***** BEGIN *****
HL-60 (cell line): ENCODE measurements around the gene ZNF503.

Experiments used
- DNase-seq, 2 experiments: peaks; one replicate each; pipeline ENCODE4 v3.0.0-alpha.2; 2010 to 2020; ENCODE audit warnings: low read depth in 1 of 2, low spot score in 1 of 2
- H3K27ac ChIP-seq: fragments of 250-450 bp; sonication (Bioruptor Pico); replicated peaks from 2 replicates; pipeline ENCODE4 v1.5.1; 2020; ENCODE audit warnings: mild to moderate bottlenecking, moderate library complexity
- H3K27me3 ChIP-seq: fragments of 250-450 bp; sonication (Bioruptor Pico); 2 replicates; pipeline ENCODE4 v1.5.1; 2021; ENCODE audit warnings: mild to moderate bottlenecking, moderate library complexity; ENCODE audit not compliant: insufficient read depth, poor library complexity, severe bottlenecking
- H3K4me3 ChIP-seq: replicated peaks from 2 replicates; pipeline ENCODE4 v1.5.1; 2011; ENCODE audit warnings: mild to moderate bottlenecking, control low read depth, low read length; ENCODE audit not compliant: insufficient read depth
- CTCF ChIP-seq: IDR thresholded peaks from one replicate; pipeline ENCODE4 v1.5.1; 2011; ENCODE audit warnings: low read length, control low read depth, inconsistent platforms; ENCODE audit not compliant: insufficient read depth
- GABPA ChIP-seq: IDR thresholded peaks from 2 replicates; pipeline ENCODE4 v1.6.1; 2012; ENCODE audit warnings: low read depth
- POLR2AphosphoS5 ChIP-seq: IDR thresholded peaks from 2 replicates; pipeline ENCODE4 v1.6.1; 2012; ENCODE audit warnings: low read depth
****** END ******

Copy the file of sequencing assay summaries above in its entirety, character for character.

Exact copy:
HL-60 (cell line): ENCODE measurements around the gene ZNF503.

Experiments used
- DNase-seq, 2 experiments: peaks; one replicate each; pipeline ENCODE4 v3.0.0-alpha.2; 2010 to 2020; ENCODE audit warnings: low read depth in 1 of 2, low spot score in 1 of 2
- H3K27ac ChIP-seq: fragments of 250-450 bp; sonication (Bioruptor Pico); replicated peaks from 2 replicates; pipeline ENCODE4 v1.5.1; 2020; ENCODE audit warnings: mild to moderate bottlenecking, moderate library complexity
- H3K27me3 ChIP-seq: fragments of 250-450 bp; sonication (Bioruptor Pico); 2 replicates; pipeline ENCODE4 v1.5.1; 2021; ENCODE audit warnings: mild to moderate bottlenecking, moderate library complexity; ENCODE audit not compliant: insufficient read depth, poor library complexity, severe bottlenecking
- H3K4me3 ChIP-seq: replicated peaks from 2 replicates; pipeline ENCODE4 v1.5.1; 2011; ENCODE audit warnings: mild to moderate bottlenecking, control low read depth, low read length; ENCODE audit not compliant: insufficient read depth
- CTCF ChIP-seq: IDR thresholded peaks from one replicate; pipeline ENCODE4 v1.5.1; 2011; ENCODE audit warnings: low read length, control low read depth, inconsistent platforms; ENCODE audit not compliant: insufficient read depth
- GABPA ChIP-seq: IDR thresholded peaks from 2 replicates; pipeline ENCODE4 v1.6.1; 2012; ENCODE audit warnings: low read depth
- POLR2AphosphoS5 ChIP-seq: IDR thresholded peaks from 2 replicates; pipeline ENCODE4 v1.6.1; 2012; ENCODE audit warnings: low read depth